Tragedy and Travesty at Annapolis

Tragedy and Travesty at Annapolis

by Stephen Lendman

November 27 at Annapolis kicks off the latest
Israeli-Palestinian Middle East peace process round
that may be an historic first. It’s the first time in
memory the legitimate government of one side is
excluded, and that alone dooms it. Like previous
rounds, it’s more pretense than peace, and as Jonathan
Steele puts it in his November 16 Guardian column “The
Palestinian path to peace does not go via
Annapolis….so what do….Palestinians do next….In
their decades-long bid for justice, they have tried
everything:” armed struggle to compromise, but nothing
works and the reason is simple. Their sincerity isn’t
matched by Israel, the West, other Arab states and the
US most of all with all the muscle in its hands to
push or constrain Israelis to be serious and fair.
That’s the problem. How can one side negotiate in good
faith without a willing partner.

Nothing new will be introduced this time; the
conference is for one day; no peace negotiations will
be held; Israeli Prime Minister Olmert calls the
summit “a meeting, not a negotiating session;”
respected Middle East correspondent Robert Fisk says
Olmert “has no more interest in a Palestinian state
than….Ariel Sharon;” no advance agreement of
intentions or principles has been reached; and it’s
still not sure who’s coming.

Further, Gaza remains under siege, the West Bank is
also terrorized, settlements continue being built,
Palestinian land keeps being taken, more lives in the
Territories are being lost, suffering remains
unbearable, and hope for the beleaguered people again
will be dashed. Their message on the ground is clear,
but no one’s listening. They won’t accept surrender
for peace. They want nothing less than freedom and
justice in their own unoccupied land. Israel won’t
give it to them, so the struggle continues.

But just in case, neoconservative hard-liners are
taking no chances on something of substance from
Annapolis reports Jim Lobe in his November 22
Electronic Intifada article. Skepticism or not about
prospects this time has them united to assure Israel
gives nothing away now or ever. Secretary Rice is
their target because she’s pushing for her kind of no
state-two-state solution by January, 2009 when a new
administration takes over. It doesn’t matter how
flawed it is as long as something resembling progress

But even that’s too much for hard-liners like
super-hawk Frank Gaffney who calls any type
Palestinian state “a dagger pointed at the heart of
Israel and a new safe-haven for terror aimed at the
United States and other Western nations.” Others like
him agree and support continued Middle East war until
the entire region is subdued under US-Israeli control.
That means no concessions at Annapolis, defeating
Hamas in Gaza, Hezbollah in Lebanon, no pullback from
Iraq, and attacking Iran. A very scary scenario as
another peace offensive gets underway with its
participants pretending it’s real.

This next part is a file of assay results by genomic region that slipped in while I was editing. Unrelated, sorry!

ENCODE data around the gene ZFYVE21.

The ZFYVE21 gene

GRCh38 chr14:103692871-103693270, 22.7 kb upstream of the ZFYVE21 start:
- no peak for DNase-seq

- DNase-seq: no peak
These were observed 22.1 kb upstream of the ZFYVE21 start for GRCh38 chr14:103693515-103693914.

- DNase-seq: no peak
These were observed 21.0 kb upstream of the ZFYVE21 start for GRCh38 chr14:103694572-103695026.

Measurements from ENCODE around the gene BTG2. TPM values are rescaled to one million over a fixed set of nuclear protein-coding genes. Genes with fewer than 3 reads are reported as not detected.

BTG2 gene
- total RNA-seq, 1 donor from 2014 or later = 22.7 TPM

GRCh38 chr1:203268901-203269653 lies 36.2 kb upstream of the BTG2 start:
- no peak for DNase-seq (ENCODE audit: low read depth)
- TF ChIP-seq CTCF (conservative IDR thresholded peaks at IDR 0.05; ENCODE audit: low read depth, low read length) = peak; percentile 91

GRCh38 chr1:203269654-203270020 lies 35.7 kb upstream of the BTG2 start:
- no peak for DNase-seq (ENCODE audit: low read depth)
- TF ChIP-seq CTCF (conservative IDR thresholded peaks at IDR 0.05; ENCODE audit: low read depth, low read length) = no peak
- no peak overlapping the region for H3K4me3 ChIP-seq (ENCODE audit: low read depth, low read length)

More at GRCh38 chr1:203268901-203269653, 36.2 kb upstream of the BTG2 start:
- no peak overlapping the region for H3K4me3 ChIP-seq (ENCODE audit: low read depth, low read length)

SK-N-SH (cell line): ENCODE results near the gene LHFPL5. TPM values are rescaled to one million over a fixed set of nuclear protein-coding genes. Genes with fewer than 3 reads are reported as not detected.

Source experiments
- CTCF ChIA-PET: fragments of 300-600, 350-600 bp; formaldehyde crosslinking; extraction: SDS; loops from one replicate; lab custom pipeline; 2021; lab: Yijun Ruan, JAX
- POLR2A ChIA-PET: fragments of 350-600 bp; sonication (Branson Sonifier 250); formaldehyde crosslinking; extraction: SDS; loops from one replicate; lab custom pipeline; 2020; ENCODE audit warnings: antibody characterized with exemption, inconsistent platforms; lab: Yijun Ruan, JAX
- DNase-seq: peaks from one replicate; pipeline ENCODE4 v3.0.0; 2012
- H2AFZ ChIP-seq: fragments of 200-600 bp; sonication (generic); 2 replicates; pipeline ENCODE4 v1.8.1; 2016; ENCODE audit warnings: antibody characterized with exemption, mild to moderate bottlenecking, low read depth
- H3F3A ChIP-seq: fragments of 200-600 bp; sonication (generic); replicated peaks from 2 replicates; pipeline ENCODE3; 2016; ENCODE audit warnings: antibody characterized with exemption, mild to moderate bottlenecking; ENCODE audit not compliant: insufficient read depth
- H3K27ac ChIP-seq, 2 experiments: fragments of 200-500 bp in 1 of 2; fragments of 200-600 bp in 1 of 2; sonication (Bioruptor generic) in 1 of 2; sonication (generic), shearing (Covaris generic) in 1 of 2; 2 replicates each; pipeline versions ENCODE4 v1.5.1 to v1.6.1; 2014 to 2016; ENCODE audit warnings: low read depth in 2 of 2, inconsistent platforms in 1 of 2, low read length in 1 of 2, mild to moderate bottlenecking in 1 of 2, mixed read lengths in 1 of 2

Looking Back at Past Peace Process Futility

Until the late 1980s, the US and Israel were content
to ignore regional and other calls for peaceful
diplomacy, but that began to change with the outbreak
of the first intifada mass uprising in 1987 when
oppressed Palestinians fought back and caught the
media’s attention. The region exploded again when
Saddam Hussein invaded Kuwait in August, 1990, and the
Gulf war followed in 1991. When it ended, the US and
Soviet Union jointly sponsored the watershed Madrid
peace conference at which Israel negotiated
face-to-face with Syria, Lebanon, Jordan and the
Palestinians for the first time. They continued after
its conclusion on two parallel tracks to resolve past
conflicts and sign bilateral peace treaties along with
multilateral negotiations on issues affecting the
whole region.

Madrid promised hope and was the catalyst for the Oslo
Accords and their Declaration of Principles that were
signed on the White House lawn in September, 1993.
They began secretly with a post-Gulf war weakened PLO
and delivered betrayal. They established a
vaguely-defined negotiating process, specified no
outcome, and let Israel delay, refuse to make
concessions, and continue colonizing the Occupied
Territories. In return, Palestinians got nothing for
renouncing armed struggle, recognizing Israel’s right
to exist, and leaving major unresolved issues for
indefinite later final status talks. They included an
independent Palestinian state, the right of return,
the future of Israeli settlements, borders, water
rights, and status of Jerusalem as sovereign
Palestinian territory and future home of its capital.

Israel got more as well - the right to establish a new
Palestinian Authority (PA) to police a restive
indigenous population. Yasser Arafat and other PLO
leaders were in exile in Tunis following the 1982
Lebanon war. They got to come home, take control of
their people, and be rewarded for being Israel’s

Oslo I led to Oslo II that was signed in Taba, Egypt
in September, 1995, countersigned in Washington four
days later, and made things even worse with its
complex document. It called for further Israeli troop
redeployments beyond Gaza and major West Bank
population centers and later from all rural areas
except for Israeli settlements and designated military
zones. The process divided the West Bank into three
parts with each having distinctive borders,
administration and security control rules - Areas A, B
and C plus a fourth area for Greater Jerusalem. A
complicated system was devised as follows:

—Area A under Palestinian control for internal
security, public order and civil affairs;

—Area B under Palestinian civil control for 450 West
Bank towns and villages with Israel having overriding
authority to safeguard its settlers’ security; and

—Area C with its water resources under Israeli
control and its settlements on the West Bank’s most
valuable land with them all connected by special
by-pass roads for Jews only.

Israel has total control of the Territories and
occupies most of the West Bank with its expanding
settlements, by-pass roads, separation wall, military
areas and no-go zones overall that are off limits to